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Thursday, June 8, 2017

Blessed are you who fear the LORD, who walk in his ways!

Tobit, Chapter 4, Verse 8
Give in proportion to what you own. If you have great wealth, give alms out of your abundance; if you have but little, do not be afraid to give alms even of that little.

Tobit here is instructing his son Tobiah in the three virtues characteristic in his own life: Truth (fidelity), righteousness, and almsgiving. The instruction to almsgiving is the most lengthy. Tobit tells his son to care for his burial just as his father has cared for the burial of others. He instructs Tobiah to pay servants wages immediately to feed the hungry and to clothe the naked and to give alms in proportion to what he has. Almsgiving will be for him a protection from death and will be a worthy offering, a worthy worship to God.[1]

  1. Later on he washed, but he still decided to spend the night in the courtyard.  Even though he had no problems polluting himself by having contact with a corpse, he was considerate of others and maintained his distance until the time of purification was over.
  2. That night, swallow droppings fell into his eyes and a white film formed, impairing his vision.
  3. The more he sought medical help, the worse his eyesight was until one day he was totally blind.
  4. The irony is sharp.  His misfortune occurred on Pentecost because he wanted to share his provisions with the homeless, to dutifully bury a Jewish body, and to keep the law regarding purification.  Those “good works” led to blindness.  Yet, there is no evidence that he railed against God or even lamented this misfortune.
  5. For the first two years of Tobit’s blindness, Ahiquar supported him, but then he was transferred to Elymais, which scholars think was located south of Media.
  6. This transfer meant that Ahiquar’s financial support ended, and life became very difficult for Tobit and his family.
  7. Since Tobit was completely blind, his wife went out to do “women’s work.”  This is not specified, but most think she would have been working in someone’s household.
  8. Surely this was a blow to Tobit’s image and esteem.  After all, this was the person who had a big position in the king’s court.  Now he was disabled and unemployed.
  9. One day in addition to paying her for her services, Hannah’s employers gave her a goat to take home.  It might have been for an upcoming feast day, which would suggest that she was working for a Jewish family.
  10. When the goat started to bleat, Tobit assumed she had stolen it and accused her of doing so.  It highlights his inability to see; he didn’t know it was there until it started making noise.  Scholars don’t know why he did this.  Nothing in Hannah’s character suggested she’d be the person to steal something.  So maybe this was yet another affront to his ego and lashing out was his poor way of handling things.  It shows how tense things had become and the stress they were under.
  11. Hannah yelled back saying, “And look what your good deeds have gotten us!”
  12. There was little that Tobit could say to that.  He prayed deeply, asking for forgiveness for himself as well as the nation. Then he asked God to take his life in order to end his suffering.
  13. On the very same day in Ecbatana, another righteous person was praying – Sarah.
  14. The distance between Nineveh and Ecbatana was about 185 miles.
  15. Sarah’s name means “Mistress.”
  16. At that moment, one of her servant girls was insulting her because she had been given in marriage to seven men, but each night the demon, Asmodeus, killed them off before the marriage could be consummated.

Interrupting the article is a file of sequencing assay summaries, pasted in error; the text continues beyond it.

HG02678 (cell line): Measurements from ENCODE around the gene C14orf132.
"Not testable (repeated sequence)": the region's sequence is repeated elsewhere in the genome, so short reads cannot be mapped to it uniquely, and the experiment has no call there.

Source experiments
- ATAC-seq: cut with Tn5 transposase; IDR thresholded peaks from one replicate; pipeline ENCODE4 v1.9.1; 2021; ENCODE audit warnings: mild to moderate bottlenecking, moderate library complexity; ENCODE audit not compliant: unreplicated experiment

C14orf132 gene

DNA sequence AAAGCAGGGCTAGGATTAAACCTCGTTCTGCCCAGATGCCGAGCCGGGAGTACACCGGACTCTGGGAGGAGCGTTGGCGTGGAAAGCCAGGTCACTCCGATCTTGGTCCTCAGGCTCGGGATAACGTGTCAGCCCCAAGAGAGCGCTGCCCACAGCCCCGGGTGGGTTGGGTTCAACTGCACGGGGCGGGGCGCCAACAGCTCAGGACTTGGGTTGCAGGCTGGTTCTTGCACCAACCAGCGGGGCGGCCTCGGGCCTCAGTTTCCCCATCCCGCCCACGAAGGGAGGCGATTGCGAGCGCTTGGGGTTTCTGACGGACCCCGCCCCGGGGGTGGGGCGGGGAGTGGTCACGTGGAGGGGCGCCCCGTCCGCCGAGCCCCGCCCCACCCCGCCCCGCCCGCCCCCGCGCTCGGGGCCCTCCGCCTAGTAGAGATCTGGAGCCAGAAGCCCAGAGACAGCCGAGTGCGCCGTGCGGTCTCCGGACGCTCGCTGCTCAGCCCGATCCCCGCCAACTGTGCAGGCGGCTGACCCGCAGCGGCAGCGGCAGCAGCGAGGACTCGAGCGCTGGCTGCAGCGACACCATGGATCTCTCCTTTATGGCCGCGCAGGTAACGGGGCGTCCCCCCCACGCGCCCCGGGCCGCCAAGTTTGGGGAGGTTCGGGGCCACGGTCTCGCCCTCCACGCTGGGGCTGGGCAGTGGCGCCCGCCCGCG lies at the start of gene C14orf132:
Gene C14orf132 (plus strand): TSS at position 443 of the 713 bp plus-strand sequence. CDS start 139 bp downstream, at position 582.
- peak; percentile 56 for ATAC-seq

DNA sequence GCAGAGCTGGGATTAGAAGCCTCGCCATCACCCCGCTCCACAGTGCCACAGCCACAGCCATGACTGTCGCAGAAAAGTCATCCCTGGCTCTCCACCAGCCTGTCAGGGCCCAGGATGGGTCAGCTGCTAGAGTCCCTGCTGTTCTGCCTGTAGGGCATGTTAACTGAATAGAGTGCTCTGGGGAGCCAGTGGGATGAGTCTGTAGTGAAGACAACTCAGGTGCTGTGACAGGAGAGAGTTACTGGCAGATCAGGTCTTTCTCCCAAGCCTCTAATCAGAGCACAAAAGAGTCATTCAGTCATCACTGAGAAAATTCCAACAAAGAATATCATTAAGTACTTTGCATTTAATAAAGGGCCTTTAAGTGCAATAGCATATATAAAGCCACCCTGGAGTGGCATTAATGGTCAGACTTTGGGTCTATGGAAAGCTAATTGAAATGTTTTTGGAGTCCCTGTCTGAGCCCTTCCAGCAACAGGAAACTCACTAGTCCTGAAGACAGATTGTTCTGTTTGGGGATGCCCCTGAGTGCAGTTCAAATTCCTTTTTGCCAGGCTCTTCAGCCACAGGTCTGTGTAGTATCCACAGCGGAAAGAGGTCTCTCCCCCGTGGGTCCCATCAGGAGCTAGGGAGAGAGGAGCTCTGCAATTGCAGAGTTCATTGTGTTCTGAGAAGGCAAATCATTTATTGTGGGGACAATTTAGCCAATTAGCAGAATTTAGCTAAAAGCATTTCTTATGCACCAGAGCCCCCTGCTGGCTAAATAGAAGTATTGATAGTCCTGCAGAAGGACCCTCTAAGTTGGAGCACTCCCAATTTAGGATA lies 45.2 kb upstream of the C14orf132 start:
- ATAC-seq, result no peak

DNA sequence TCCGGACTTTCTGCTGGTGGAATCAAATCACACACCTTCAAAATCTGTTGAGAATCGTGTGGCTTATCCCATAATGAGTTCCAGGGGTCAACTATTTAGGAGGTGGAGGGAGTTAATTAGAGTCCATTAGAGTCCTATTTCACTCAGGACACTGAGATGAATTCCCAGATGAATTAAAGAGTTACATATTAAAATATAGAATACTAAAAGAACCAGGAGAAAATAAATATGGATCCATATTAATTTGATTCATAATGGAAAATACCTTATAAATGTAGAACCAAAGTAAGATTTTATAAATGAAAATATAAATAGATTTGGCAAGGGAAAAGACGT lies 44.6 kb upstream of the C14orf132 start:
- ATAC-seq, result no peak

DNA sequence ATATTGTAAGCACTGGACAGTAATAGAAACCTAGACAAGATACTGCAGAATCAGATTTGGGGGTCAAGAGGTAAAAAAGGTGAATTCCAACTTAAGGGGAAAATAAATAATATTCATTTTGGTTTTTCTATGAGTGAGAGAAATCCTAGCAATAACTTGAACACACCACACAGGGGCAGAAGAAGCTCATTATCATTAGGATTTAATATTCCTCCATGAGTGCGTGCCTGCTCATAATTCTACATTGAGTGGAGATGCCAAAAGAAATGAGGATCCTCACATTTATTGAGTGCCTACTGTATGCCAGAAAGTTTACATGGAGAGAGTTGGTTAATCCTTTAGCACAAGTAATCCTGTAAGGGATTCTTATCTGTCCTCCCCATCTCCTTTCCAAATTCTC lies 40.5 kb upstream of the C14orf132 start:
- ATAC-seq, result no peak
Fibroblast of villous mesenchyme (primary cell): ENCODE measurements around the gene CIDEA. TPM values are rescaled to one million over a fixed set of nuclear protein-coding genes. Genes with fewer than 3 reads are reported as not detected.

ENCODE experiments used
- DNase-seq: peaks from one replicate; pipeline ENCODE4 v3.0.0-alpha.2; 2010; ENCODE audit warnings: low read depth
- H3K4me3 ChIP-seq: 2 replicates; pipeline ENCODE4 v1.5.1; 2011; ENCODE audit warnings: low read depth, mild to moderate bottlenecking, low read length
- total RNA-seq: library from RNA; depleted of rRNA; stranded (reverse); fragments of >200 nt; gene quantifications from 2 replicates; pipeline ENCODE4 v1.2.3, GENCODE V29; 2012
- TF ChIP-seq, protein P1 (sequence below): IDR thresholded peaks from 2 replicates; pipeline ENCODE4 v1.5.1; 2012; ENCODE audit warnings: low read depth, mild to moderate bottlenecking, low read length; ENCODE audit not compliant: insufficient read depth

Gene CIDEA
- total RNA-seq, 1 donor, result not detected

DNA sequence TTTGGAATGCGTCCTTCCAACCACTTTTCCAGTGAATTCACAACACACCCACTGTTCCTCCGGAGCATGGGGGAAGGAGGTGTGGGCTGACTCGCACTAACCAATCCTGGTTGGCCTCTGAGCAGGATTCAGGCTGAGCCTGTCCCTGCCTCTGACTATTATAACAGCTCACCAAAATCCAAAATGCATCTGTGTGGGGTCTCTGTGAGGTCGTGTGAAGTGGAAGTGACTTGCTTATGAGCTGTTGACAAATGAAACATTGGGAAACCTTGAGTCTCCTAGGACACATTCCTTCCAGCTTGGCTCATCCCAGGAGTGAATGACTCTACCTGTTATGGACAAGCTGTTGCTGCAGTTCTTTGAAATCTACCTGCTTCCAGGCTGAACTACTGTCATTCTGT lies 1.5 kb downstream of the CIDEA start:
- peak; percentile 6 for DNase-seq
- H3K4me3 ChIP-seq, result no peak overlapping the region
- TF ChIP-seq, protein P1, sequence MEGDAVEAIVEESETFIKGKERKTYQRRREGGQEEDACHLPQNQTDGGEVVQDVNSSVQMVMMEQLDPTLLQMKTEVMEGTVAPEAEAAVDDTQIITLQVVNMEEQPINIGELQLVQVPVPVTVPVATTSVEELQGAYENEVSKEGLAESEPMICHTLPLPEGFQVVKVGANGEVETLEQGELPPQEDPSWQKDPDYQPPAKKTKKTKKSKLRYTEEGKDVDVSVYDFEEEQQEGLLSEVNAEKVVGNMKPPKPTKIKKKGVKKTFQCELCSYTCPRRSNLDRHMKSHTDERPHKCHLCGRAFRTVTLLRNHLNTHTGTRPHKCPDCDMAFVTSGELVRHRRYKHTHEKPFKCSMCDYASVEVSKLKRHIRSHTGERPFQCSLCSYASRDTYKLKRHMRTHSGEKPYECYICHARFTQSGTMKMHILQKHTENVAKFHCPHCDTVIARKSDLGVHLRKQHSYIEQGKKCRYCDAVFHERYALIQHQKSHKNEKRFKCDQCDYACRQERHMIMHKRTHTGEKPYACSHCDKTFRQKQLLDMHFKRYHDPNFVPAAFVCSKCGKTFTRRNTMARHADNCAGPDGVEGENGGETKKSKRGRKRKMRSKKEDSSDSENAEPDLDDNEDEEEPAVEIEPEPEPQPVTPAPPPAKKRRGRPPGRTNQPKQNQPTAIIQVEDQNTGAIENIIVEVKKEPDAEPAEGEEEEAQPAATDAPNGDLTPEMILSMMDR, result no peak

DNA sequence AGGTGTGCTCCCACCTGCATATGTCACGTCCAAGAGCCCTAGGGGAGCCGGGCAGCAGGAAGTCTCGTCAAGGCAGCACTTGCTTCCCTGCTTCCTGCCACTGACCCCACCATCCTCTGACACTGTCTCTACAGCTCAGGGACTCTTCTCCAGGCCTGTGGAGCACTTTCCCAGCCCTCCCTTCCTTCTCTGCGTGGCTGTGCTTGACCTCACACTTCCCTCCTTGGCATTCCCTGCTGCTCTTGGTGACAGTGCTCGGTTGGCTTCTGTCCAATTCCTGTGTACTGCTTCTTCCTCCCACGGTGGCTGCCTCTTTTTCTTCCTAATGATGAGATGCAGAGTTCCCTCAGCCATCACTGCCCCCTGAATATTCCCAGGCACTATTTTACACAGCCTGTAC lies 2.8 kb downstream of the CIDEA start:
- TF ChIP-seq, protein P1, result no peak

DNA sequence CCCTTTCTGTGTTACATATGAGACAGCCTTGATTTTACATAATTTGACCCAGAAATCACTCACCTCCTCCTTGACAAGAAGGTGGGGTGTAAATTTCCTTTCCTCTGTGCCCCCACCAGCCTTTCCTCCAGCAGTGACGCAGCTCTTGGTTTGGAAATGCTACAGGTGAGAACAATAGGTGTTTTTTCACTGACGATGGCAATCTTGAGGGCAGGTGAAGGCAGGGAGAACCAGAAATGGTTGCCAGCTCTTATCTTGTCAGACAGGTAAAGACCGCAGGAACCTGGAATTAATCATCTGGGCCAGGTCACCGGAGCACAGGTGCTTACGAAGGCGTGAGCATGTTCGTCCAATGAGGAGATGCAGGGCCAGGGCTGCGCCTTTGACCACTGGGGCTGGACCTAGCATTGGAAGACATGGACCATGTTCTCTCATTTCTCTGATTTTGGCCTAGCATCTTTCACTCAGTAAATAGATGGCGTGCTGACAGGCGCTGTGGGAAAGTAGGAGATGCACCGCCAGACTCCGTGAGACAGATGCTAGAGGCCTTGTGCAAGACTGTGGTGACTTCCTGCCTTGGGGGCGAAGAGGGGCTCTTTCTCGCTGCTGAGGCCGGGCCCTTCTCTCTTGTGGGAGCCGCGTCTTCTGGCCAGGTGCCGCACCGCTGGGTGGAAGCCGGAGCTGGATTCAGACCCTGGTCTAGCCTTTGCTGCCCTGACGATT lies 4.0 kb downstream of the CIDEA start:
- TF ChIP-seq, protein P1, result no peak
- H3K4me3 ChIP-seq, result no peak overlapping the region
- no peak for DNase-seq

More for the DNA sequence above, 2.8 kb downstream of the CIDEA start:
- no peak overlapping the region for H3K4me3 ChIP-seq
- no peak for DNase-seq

17. If it’s a Hebrew word, Asmodeus means something like “Destroyer.”  He was known as the demon of lust.  The idea was that he loved Sarah and would not allow any other man to be with her.
  18. The servant didn’t know about the demon, so she assumed that Sarah was doing the killing. 
  19. Sarah thought about hanging herself, but she was an only child and couldn’t imagine bringing such shame to her parents.
  20. So she also prayed that God would take her life and put her out of her misery.
  21. At this point, these two incidents seem totally separate, though both people are of the tribe of Naphtali.  Later, readers will find out that they are close kinsmen.
  22. Nonetheless, both of their prayers were heard in the glorious presence of God.
  23. God decided to send the angel, Raphael, to heal them both.
  24. Raphael, the angel’s name, means “God has healed.”
  25. God’s plan was to give Sarah in marriage to Tobias and to heal Tobit’s blindness.
  26. This information is given to readers but not to any of the characters in the story.
  27. As Tobit prepared to die, he remembered the money he had given his cousins in Media for safekeeping.
  28. He called Tobias and started by counseling him on the major issues of life.
  29. First, he was to provide a proper burial for Tobit, and then he needed to take care of his mother.  He was also to follow in Tobit’s footsteps, always doing good and being true to the Lord. 
  30. There is some irony here because of the fact that Tobit’s life had not been blessed despite all of his good works. This comes at a time in Jewish history when they believed good works would be rewarded with great blessings.  Tobit’s life had not turned out that way.  Still, he expected integrity and faithfulness from Tobias, which indicates that Tobit was a very righteous man.
  31. Only after he had counseled him in all these aspects did Tobit mention the ten talents awaiting him in Media.
  32. His final counsel was: “You have great wealth if you fear God, flee from all sin, and do what is good in the sight of the Lord your God.”  Obviously, Tobit believed that God really was going to end his life.
Daily Devotions/Prayers

·         Drops of Christ’s Blood

[1]The Collegeville Bible Commentary, 1986.

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